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Newcastle - Stratts Spit beoordelingen
Kwaliteit op een goede dag: 3.0
Betrouwbaarheid van de Golven: 3.0
Moeilijkheidsgraad: 4.0
Bezoekers: 4.0

Overall: 3.7

Bekijk alle 18 beoordelingen

Op basis van 1 Stem(men). Stemmen


Surf Report Feed

Newcastle - Stratts Spit Golf Statistieken, Lente: Golven met Licht of Offshore Winden

This image shows only the swells directed at Newcastle - Stratts Spit that coincided with light winds or offshore conditions through a typical southern hemisphere spring and is based upon 8724 predictions, one every 3 hours. The direction of the spokes show where quality surf generating swell comes from. Five colours represent increasing wave sizes. Very small swells of less than 0.5m (1.5 feet) high are shown in blue. Green and yellow illustrate increasing swell sizes and red shows highest swells greater than >3m (>10ft). In either graph, the area of any colour is proportional to how frequently that size swell happens.

The diagram suggests that the most common swell direction, shown by the longest spokes, was SE, whereas the the dominant wind blows from the ENE. The chart at the bottom shows the same thing but without direction information. For example, swells larger than 1.5 feet (0.5m) coincided with good wind conditions 19% of the time, equivalent to 17 days. Open sea swells exceeding >3m (>10ft) are unlikely to arise in a normal southern hemisphere spring but 2% of the time we expect swell in the range 2-3m (6.5-10ft) 2%, equivalent to (2 days). Taking into account the fraction of these swells that coincided with predicted offshore winds, and given the fact that Newcastle - Stratts Spit is exposed to open water swells, we think that that clean surf can be found at Newcastle - Stratts Spit about 19% of the time and that surf is messed up by onshore wind 60% of the time. This is means that we expect 72 days with waves in a typical southern hemisphere spring, of which 17 days should be clean enough to surf.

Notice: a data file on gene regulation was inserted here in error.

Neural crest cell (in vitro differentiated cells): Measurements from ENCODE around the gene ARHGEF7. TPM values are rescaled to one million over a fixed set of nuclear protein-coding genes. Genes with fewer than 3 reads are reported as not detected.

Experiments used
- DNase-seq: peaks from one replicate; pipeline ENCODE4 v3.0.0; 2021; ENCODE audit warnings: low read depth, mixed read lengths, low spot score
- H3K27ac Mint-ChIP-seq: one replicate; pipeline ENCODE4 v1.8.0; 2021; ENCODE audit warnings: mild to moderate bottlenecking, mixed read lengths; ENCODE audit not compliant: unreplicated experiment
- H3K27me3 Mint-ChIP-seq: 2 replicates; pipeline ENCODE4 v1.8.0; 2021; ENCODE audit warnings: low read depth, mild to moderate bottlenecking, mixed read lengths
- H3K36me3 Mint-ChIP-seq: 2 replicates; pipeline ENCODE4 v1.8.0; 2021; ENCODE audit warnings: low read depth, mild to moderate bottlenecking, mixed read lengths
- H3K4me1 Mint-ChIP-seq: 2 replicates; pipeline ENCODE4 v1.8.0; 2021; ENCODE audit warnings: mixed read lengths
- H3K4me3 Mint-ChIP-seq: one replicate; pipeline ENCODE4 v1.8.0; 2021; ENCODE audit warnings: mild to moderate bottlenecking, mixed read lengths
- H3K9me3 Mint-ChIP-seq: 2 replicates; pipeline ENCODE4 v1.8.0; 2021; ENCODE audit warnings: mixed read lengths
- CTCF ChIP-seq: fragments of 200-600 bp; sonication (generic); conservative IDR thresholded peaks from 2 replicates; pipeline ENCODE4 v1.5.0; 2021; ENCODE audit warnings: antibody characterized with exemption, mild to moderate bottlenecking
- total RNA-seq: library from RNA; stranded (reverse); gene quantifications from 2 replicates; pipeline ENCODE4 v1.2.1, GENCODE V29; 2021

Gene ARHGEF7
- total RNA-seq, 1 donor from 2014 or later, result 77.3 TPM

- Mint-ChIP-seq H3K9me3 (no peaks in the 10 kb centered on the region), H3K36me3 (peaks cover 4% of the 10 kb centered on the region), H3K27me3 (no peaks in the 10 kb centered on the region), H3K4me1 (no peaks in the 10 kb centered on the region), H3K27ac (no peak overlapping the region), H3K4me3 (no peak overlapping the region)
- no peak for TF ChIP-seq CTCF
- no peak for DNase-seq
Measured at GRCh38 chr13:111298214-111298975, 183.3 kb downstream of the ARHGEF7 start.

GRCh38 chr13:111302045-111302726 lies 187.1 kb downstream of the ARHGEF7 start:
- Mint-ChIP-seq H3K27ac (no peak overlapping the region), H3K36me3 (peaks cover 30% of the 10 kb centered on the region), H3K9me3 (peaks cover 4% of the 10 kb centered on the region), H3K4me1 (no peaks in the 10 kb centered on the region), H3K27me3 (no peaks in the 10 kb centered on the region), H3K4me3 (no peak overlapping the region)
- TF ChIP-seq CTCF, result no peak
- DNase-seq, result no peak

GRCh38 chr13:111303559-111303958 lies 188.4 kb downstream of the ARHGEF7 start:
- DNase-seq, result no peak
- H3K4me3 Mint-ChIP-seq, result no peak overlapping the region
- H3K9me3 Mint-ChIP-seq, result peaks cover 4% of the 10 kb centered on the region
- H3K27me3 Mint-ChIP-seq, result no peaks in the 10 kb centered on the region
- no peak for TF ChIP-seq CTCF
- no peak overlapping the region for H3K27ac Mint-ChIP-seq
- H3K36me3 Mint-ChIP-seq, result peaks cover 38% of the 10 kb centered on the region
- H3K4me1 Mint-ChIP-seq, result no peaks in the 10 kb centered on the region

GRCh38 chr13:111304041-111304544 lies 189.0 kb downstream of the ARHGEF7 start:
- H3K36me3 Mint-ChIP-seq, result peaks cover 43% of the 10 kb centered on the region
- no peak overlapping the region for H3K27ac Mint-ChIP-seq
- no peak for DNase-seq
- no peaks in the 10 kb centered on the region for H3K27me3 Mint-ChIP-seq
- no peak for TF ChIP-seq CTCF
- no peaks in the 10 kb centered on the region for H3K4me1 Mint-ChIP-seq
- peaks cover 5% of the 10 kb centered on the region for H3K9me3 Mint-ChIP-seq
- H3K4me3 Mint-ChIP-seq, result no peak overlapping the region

IMPORTANT: Beta version feature! Swell heights are open water values from NWW3. There is no attempt to model near-shore effects. Coastal wave heights will generally be less, especially if the break does not have unobstructed exposure to the open ocean.